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Discussion Starter · #1 ·
First post on this forum. I'm sure some of you will be quite helpful. I've had a community tank for over 20 years so I'm not new to fishkeeping but this is my first Cichlid tank.

Short story- I have a new 65 gallon tank with Mbuna. I overstocked the tank too quickly and have overloaded the Bio filter. Battling high Ammonia level and looking for help. Now the details:

65 gallon tank
25 Mbuna (not juveniles) of 5 different species (added in batches of 4-5/week over about 5 week period)
Fluval FX4 filter (have "pimped" it with replacement foams, loose Poly fill, and added 2 boxes of additional Fluval Bio Max media in addition to what came with the filter. Also running an 11 oz bag of Chemi-Pure Blue under bottom tray).
CaribSea Aragonite substrate
Good aeration with Powerhead at top of tank
Slate rocks stacked for caves
NO plants

Performed fishless cycle with ammonium chloride prior to adding fish. Got that done and it passed the test after spiking with ammonia. However, for the past several weeks, have been struggling with elevated ammonia levels. Nitrite at 0 and Nitrates present (try to keep around 20 or less with water changes). Being new to Cichlids, I read about lots of emphasis on frequent water changes so that is what I did from the beginning. I use a Python and was dosing the entire tank with Prime at each 20-40% water change. I suspect what was happening was that our water in north Texas has high levels of Chloramines and this was killing off the nitrifying bacteria before the Prime could neutralize it, so I have started preparing water batches in a Rubbermaid garbage can with Prime BEFORE adding to the tank to address this. It certainly cannot hurt doing it this way.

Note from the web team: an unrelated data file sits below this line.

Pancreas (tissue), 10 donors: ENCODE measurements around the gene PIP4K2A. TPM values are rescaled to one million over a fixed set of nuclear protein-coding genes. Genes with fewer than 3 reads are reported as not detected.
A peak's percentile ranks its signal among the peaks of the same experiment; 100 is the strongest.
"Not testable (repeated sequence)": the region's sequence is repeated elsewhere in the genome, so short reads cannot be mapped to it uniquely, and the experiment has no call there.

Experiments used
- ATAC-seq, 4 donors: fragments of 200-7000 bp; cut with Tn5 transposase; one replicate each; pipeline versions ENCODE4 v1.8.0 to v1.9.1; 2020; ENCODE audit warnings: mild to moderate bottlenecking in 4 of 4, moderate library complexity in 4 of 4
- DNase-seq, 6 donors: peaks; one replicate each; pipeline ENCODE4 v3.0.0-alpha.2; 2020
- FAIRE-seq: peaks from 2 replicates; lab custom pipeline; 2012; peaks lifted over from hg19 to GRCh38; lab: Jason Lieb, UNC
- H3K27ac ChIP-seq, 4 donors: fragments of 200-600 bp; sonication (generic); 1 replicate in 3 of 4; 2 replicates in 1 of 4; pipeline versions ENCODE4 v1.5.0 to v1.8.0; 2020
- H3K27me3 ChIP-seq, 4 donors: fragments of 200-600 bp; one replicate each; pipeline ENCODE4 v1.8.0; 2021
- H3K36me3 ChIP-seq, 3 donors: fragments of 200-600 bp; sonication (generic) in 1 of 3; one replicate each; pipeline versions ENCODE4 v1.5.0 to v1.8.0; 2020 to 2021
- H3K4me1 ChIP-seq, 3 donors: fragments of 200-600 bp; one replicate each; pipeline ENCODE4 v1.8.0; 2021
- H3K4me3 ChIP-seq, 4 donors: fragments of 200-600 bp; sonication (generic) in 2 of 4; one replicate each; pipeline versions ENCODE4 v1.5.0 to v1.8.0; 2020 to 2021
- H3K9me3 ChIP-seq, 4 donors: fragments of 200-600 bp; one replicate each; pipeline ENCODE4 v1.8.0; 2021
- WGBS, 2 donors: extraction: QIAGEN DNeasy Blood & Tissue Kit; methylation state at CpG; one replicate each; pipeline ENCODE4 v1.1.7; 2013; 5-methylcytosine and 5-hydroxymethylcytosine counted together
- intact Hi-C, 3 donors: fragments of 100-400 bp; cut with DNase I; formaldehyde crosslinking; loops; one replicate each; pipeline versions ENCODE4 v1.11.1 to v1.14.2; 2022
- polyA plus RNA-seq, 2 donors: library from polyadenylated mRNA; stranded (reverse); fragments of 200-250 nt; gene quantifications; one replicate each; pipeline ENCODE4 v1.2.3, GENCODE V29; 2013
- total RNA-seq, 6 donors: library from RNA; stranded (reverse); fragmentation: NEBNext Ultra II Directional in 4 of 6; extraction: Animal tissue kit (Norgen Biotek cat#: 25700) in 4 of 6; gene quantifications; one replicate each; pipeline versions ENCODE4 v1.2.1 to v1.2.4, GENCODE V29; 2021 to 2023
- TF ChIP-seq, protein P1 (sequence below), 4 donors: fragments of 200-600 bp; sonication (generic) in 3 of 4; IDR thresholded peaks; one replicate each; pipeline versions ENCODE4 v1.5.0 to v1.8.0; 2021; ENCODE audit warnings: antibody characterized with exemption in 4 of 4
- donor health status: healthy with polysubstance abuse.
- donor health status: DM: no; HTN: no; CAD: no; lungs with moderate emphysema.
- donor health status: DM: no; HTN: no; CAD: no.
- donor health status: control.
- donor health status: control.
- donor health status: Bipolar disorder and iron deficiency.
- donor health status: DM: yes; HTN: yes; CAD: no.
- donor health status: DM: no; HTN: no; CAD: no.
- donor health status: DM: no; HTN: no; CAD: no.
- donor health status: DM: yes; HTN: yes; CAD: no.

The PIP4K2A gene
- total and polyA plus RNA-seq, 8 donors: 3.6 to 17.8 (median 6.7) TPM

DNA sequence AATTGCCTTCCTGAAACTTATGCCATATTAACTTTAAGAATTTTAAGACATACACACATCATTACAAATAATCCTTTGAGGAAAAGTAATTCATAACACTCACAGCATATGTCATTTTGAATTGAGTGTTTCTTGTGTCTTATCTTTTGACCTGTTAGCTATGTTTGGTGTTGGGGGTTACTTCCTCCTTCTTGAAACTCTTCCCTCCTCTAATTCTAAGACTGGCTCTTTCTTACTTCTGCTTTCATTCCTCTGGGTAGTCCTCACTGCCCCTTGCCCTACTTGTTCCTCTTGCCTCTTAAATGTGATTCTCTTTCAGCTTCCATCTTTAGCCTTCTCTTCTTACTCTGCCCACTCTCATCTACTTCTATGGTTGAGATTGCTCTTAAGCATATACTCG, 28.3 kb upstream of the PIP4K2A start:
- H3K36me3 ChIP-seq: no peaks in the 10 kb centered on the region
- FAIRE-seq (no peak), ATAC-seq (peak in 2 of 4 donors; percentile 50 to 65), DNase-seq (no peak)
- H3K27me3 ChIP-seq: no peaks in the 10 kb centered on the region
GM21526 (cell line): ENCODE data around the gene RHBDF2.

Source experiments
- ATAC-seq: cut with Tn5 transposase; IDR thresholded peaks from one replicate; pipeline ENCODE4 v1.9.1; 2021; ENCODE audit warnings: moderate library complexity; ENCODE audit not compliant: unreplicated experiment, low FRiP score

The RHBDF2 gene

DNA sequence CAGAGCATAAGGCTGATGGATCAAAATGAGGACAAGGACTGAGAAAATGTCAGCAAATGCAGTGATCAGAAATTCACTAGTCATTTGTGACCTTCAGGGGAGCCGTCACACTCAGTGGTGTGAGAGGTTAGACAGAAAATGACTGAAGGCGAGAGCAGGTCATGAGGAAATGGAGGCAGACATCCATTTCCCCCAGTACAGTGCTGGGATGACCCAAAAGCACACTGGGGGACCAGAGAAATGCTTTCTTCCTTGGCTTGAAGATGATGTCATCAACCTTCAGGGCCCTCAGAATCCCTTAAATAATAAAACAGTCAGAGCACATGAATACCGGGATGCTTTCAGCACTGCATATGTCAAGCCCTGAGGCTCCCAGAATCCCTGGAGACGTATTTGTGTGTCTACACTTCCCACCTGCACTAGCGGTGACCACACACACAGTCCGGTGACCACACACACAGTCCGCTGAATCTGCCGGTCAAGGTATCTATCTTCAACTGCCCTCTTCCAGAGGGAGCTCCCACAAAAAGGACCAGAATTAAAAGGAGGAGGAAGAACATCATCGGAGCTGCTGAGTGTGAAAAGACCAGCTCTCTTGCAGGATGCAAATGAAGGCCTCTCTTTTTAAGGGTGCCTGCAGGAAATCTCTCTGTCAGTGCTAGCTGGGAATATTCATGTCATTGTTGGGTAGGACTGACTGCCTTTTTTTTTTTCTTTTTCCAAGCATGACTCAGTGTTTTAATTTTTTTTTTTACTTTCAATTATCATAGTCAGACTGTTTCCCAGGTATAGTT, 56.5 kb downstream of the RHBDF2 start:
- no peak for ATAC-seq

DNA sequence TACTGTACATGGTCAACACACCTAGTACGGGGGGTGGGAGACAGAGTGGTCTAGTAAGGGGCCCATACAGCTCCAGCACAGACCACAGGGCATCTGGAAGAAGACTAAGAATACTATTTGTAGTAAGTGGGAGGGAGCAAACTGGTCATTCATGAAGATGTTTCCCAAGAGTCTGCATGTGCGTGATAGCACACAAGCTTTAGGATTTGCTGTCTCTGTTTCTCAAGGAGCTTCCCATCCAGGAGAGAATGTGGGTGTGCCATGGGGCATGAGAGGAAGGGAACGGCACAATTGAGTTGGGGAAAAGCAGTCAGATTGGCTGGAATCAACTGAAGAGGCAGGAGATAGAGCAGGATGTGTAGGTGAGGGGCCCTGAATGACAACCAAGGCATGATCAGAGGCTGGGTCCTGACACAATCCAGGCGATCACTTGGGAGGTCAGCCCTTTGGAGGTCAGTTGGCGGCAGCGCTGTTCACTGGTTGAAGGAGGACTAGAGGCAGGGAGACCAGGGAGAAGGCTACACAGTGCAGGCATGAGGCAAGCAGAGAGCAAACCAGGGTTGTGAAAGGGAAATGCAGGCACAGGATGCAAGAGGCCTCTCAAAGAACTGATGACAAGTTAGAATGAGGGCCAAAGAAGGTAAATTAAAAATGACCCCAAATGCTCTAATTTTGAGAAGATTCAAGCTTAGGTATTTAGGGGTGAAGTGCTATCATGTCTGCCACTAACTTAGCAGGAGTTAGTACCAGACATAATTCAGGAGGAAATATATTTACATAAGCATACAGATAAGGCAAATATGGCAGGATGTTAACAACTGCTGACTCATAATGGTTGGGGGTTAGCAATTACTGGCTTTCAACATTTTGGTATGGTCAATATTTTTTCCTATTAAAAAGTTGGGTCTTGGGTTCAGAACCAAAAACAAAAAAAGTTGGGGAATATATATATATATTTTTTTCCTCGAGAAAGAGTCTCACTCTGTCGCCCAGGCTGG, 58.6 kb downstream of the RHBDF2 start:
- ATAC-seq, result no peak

Have been protecting fish with 2x normal dose of Prime every 48 hours. They are all active and appear healthy (eating aggression, etc).

Here are the parameters from todays' tests...

Temp 79
pH 7.8
Total Ammonia (API test kit) 1.0-2.0 (having to interpret color)
Seachem Ammonia Alert badge ALERT
Nitrite 0+ (very slight tint of purple)
Nitrate 20
GH 11
KH 11

I have also been using Seachem Stability and Fritz Zyme 7 after water changes to try and fortify the bacteria. Over the past month, I have added a TON of bacteria and you can see where I am at. Cannot believe that I am not yet winning this battle!

Is 3 pounds of Bio media enough for this bio load? If not, should I add a HOB filter? If so, which one? I have pretty much maxed out the amount of Bio media that I can get in the FX4 trays. There's no question that the FX4 has the water circulation capability. It's more a question of media at this point.

I know that I made a mistake in adding too many fish too quickly. What's done is done-it just needs to be fixed. Any help or suggestions would be greatly appreciated at this point. I love the fish and just want things to settle down to where I just need to make my water changes and enjoy the tank.
 

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MbunaJay said:
Short story- I have a new 65 gallon tank with Mbuna. I overstocked the tank too quickly and have overloaded the Bio filter. Battling high Ammonia level and looking for help.
Do 50%-75% daily water changes until the bio filter catches up. For the chloramine I would double or triple the dose of prime. I've tripled or quadrupled the stated dose for years after using 1-1/2 times the dose one time and losing some fish due to my water company doing work in my area and flushing the lines with chlorine.